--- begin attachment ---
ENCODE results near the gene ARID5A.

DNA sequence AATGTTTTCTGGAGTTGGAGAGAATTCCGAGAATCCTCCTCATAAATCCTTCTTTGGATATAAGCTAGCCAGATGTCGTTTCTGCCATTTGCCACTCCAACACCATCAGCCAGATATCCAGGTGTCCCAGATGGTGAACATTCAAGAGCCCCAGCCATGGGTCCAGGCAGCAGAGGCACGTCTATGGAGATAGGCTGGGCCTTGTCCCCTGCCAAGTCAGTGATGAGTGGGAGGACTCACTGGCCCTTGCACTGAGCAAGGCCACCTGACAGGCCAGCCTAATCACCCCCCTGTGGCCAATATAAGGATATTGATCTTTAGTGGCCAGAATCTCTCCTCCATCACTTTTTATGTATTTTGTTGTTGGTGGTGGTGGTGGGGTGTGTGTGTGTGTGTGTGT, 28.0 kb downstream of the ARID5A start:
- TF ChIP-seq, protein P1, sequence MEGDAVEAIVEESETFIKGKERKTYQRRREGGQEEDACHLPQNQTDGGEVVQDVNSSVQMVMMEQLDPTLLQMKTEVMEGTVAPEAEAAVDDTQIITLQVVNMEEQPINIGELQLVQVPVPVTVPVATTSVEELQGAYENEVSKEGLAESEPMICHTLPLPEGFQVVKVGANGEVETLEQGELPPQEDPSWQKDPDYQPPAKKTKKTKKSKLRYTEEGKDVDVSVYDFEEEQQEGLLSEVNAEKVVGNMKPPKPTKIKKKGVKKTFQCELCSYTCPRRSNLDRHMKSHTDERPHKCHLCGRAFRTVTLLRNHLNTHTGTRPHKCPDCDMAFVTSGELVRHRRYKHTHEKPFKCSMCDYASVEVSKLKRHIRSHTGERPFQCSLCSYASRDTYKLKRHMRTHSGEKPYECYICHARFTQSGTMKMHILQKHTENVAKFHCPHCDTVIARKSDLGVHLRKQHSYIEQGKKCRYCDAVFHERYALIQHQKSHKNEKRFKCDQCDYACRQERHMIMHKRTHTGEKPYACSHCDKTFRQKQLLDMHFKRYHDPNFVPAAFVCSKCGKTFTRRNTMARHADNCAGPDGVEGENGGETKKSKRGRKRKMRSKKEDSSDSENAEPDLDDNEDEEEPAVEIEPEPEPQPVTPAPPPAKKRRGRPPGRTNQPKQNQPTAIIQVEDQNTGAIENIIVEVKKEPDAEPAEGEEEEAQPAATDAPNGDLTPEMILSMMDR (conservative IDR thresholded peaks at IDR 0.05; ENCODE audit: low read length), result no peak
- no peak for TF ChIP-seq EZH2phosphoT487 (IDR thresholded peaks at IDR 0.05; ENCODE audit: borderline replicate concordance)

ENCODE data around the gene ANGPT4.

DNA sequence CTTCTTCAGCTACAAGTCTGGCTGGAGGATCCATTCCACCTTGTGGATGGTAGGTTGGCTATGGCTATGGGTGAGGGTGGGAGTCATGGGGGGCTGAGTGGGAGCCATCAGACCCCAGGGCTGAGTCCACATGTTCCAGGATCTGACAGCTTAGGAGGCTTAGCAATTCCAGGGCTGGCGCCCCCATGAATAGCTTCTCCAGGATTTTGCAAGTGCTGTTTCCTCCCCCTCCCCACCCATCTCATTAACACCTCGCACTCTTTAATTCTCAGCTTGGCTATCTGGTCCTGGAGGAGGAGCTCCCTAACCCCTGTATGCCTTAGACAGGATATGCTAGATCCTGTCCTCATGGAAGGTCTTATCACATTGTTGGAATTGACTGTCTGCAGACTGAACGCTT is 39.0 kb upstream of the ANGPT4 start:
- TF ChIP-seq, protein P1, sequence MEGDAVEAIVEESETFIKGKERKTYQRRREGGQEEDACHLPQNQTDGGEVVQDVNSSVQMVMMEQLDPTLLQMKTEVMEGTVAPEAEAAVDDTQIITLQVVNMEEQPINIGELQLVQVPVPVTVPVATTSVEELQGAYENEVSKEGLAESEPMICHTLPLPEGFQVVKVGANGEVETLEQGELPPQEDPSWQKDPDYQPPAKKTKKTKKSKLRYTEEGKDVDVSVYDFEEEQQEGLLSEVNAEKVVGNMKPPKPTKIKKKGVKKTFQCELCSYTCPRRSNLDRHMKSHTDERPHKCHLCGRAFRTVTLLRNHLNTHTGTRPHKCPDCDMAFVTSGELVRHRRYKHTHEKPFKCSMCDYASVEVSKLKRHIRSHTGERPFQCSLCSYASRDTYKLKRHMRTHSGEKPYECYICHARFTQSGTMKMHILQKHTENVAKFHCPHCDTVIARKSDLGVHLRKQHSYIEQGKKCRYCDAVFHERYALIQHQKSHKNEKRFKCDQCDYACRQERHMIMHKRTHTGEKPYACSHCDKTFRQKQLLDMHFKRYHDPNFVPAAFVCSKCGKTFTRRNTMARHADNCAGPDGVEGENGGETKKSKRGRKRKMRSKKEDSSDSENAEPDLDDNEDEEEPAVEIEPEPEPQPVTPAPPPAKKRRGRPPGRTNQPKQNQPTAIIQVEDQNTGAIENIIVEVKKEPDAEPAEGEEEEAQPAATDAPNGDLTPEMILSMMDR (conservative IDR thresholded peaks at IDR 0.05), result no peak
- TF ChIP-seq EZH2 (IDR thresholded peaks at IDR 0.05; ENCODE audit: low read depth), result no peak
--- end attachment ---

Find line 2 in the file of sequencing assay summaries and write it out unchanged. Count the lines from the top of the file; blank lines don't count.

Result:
DNA sequence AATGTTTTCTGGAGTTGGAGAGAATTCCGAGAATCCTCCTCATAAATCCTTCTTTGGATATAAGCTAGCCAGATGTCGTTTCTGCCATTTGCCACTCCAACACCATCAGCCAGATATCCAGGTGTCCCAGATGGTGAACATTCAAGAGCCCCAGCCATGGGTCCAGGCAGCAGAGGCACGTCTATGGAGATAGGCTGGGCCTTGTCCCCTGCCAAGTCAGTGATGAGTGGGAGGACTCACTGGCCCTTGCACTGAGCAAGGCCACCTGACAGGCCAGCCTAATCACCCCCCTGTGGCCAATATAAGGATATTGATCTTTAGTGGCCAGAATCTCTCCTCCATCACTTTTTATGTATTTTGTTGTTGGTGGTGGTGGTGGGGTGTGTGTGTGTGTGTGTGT, 28.0 kb downstream of the ARID5A start: